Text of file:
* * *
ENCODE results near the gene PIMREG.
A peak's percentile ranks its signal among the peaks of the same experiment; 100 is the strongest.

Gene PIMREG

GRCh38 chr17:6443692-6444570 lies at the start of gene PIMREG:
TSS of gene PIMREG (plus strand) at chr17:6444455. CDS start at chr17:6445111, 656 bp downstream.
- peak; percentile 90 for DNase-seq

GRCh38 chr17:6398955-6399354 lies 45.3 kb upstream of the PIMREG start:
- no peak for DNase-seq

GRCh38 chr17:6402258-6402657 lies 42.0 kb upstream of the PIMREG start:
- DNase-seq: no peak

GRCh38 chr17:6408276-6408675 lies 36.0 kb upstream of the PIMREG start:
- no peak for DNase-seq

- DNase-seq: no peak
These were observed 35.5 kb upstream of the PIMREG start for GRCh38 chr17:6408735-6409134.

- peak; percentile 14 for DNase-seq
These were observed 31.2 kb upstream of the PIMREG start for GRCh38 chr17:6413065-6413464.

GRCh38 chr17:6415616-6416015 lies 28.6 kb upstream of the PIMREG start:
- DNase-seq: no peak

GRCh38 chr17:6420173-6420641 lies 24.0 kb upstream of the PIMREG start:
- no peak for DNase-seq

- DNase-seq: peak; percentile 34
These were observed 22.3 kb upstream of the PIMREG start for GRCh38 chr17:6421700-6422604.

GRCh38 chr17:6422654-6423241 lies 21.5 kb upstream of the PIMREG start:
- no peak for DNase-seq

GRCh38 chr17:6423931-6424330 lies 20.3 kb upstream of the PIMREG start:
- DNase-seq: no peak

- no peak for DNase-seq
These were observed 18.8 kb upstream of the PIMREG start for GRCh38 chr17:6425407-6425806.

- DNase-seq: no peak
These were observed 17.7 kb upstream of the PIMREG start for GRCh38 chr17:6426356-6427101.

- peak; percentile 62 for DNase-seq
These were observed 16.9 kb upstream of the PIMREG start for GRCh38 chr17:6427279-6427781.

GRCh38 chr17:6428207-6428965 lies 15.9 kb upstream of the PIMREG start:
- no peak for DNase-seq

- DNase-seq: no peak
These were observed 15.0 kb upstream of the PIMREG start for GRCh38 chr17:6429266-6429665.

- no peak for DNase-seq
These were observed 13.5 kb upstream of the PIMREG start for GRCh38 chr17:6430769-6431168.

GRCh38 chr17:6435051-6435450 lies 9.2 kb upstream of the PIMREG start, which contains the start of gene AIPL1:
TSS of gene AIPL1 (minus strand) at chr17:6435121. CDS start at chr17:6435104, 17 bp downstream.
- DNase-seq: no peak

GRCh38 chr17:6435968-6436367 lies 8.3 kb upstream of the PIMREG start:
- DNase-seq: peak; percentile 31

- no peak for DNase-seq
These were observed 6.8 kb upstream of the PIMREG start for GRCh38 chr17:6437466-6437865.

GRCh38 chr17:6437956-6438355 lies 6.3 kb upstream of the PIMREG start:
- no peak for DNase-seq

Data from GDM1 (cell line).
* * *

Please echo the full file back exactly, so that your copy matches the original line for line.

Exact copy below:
ENCODE results near the gene PIMREG.
A peak's percentile ranks its signal among the peaks of the same experiment; 100 is the strongest.

Gene PIMREG

GRCh38 chr17:6443692-6444570 lies at the start of gene PIMREG:
TSS of gene PIMREG (plus strand) at chr17:6444455. CDS start at chr17:6445111, 656 bp downstream.
- peak; percentile 90 for DNase-seq

GRCh38 chr17:6398955-6399354 lies 45.3 kb upstream of the PIMREG start:
- no peak for DNase-seq

GRCh38 chr17:6402258-6402657 lies 42.0 kb upstream of the PIMREG start:
- DNase-seq: no peak

GRCh38 chr17:6408276-6408675 lies 36.0 kb upstream of the PIMREG start:
- no peak for DNase-seq

- DNase-seq: no peak
These were observed 35.5 kb upstream of the PIMREG start for GRCh38 chr17:6408735-6409134.

- peak; percentile 14 for DNase-seq
These were observed 31.2 kb upstream of the PIMREG start for GRCh38 chr17:6413065-6413464.

GRCh38 chr17:6415616-6416015 lies 28.6 kb upstream of the PIMREG start:
- DNase-seq: no peak

GRCh38 chr17:6420173-6420641 lies 24.0 kb upstream of the PIMREG start:
- no peak for DNase-seq

- DNase-seq: peak; percentile 34
These were observed 22.3 kb upstream of the PIMREG start for GRCh38 chr17:6421700-6422604.

GRCh38 chr17:6422654-6423241 lies 21.5 kb upstream of the PIMREG start:
- no peak for DNase-seq

GRCh38 chr17:6423931-6424330 lies 20.3 kb upstream of the PIMREG start:
- DNase-seq: no peak

- no peak for DNase-seq
These were observed 18.8 kb upstream of the PIMREG start for GRCh38 chr17:6425407-6425806.

- DNase-seq: no peak
These were observed 17.7 kb upstream of the PIMREG start for GRCh38 chr17:6426356-6427101.

- peak; percentile 62 for DNase-seq
These were observed 16.9 kb upstream of the PIMREG start for GRCh38 chr17:6427279-6427781.

GRCh38 chr17:6428207-6428965 lies 15.9 kb upstream of the PIMREG start:
- no peak for DNase-seq

- DNase-seq: no peak
These were observed 15.0 kb upstream of the PIMREG start for GRCh38 chr17:6429266-6429665.

- no peak for DNase-seq
These were observed 13.5 kb upstream of the PIMREG start for GRCh38 chr17:6430769-6431168.

GRCh38 chr17:6435051-6435450 lies 9.2 kb upstream of the PIMREG start, which contains the start of gene AIPL1:
TSS of gene AIPL1 (minus strand) at chr17:6435121. CDS start at chr17:6435104, 17 bp downstream.
- DNase-seq: no peak

GRCh38 chr17:6435968-6436367 lies 8.3 kb upstream of the PIMREG start:
- DNase-seq: peak; percentile 31

- no peak for DNase-seq
These were observed 6.8 kb upstream of the PIMREG start for GRCh38 chr17:6437466-6437865.

GRCh38 chr17:6437956-6438355 lies 6.3 kb upstream of the PIMREG start:
- no peak for DNase-seq

Data from GDM1 (cell line).